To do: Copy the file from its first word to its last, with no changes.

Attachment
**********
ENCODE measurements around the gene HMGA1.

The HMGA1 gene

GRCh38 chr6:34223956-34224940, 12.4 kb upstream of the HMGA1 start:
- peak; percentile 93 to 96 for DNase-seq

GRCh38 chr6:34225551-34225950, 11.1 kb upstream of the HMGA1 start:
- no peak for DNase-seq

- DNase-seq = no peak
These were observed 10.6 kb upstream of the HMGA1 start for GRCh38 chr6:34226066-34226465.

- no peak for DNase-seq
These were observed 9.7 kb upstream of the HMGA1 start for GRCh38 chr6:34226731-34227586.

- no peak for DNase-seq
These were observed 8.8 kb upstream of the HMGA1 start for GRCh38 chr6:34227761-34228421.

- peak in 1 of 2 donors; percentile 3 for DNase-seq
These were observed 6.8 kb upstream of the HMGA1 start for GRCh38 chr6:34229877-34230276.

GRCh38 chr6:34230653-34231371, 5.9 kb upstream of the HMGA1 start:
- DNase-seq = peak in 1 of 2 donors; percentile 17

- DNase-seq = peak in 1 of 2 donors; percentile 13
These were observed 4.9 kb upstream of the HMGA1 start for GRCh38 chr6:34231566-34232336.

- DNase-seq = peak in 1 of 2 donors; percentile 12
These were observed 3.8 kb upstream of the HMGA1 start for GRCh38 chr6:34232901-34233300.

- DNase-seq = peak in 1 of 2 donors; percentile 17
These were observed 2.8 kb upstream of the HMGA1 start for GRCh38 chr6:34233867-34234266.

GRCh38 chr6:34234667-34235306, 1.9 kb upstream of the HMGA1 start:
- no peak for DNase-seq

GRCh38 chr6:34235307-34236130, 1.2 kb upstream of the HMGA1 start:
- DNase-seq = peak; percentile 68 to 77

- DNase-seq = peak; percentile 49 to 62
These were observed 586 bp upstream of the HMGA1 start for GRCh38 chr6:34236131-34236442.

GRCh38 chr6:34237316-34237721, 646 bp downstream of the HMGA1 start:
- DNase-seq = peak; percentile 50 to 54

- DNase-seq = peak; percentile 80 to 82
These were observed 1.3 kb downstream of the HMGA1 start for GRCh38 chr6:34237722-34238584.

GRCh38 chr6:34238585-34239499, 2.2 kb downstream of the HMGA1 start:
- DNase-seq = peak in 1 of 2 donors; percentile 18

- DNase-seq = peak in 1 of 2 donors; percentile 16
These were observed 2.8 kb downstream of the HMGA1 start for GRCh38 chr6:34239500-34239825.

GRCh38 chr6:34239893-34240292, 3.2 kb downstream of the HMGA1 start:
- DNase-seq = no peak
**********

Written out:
ENCODE measurements around the gene HMGA1.

The HMGA1 gene

GRCh38 chr6:34223956-34224940, 12.4 kb upstream of the HMGA1 start:
- peak; percentile 93 to 96 for DNase-seq

GRCh38 chr6:34225551-34225950, 11.1 kb upstream of the HMGA1 start:
- no peak for DNase-seq

- DNase-seq = no peak
These were observed 10.6 kb upstream of the HMGA1 start for GRCh38 chr6:34226066-34226465.

- no peak for DNase-seq
These were observed 9.7 kb upstream of the HMGA1 start for GRCh38 chr6:34226731-34227586.

- no peak for DNase-seq
These were observed 8.8 kb upstream of the HMGA1 start for GRCh38 chr6:34227761-34228421.

- peak in 1 of 2 donors; percentile 3 for DNase-seq
These were observed 6.8 kb upstream of the HMGA1 start for GRCh38 chr6:34229877-34230276.

GRCh38 chr6:34230653-34231371, 5.9 kb upstream of the HMGA1 start:
- DNase-seq = peak in 1 of 2 donors; percentile 17

- DNase-seq = peak in 1 of 2 donors; percentile 13
These were observed 4.9 kb upstream of the HMGA1 start for GRCh38 chr6:34231566-34232336.

- DNase-seq = peak in 1 of 2 donors; percentile 12
These were observed 3.8 kb upstream of the HMGA1 start for GRCh38 chr6:34232901-34233300.

- DNase-seq = peak in 1 of 2 donors; percentile 17
These were observed 2.8 kb upstream of the HMGA1 start for GRCh38 chr6:34233867-34234266.

GRCh38 chr6:34234667-34235306, 1.9 kb upstream of the HMGA1 start:
- no peak for DNase-seq

GRCh38 chr6:34235307-34236130, 1.2 kb upstream of the HMGA1 start:
- DNase-seq = peak; percentile 68 to 77

- DNase-seq = peak; percentile 49 to 62
These were observed 586 bp upstream of the HMGA1 start for GRCh38 chr6:34236131-34236442.

GRCh38 chr6:34237316-34237721, 646 bp downstream of the HMGA1 start:
- DNase-seq = peak; percentile 50 to 54

- DNase-seq = peak; percentile 80 to 82
These were observed 1.3 kb downstream of the HMGA1 start for GRCh38 chr6:34237722-34238584.

GRCh38 chr6:34238585-34239499, 2.2 kb downstream of the HMGA1 start:
- DNase-seq = peak in 1 of 2 donors; percentile 18

- DNase-seq = peak in 1 of 2 donors; percentile 16
These were observed 2.8 kb downstream of the HMGA1 start for GRCh38 chr6:34239500-34239825.

GRCh38 chr6:34239893-34240292, 3.2 kb downstream of the HMGA1 start:
- DNase-seq = no peak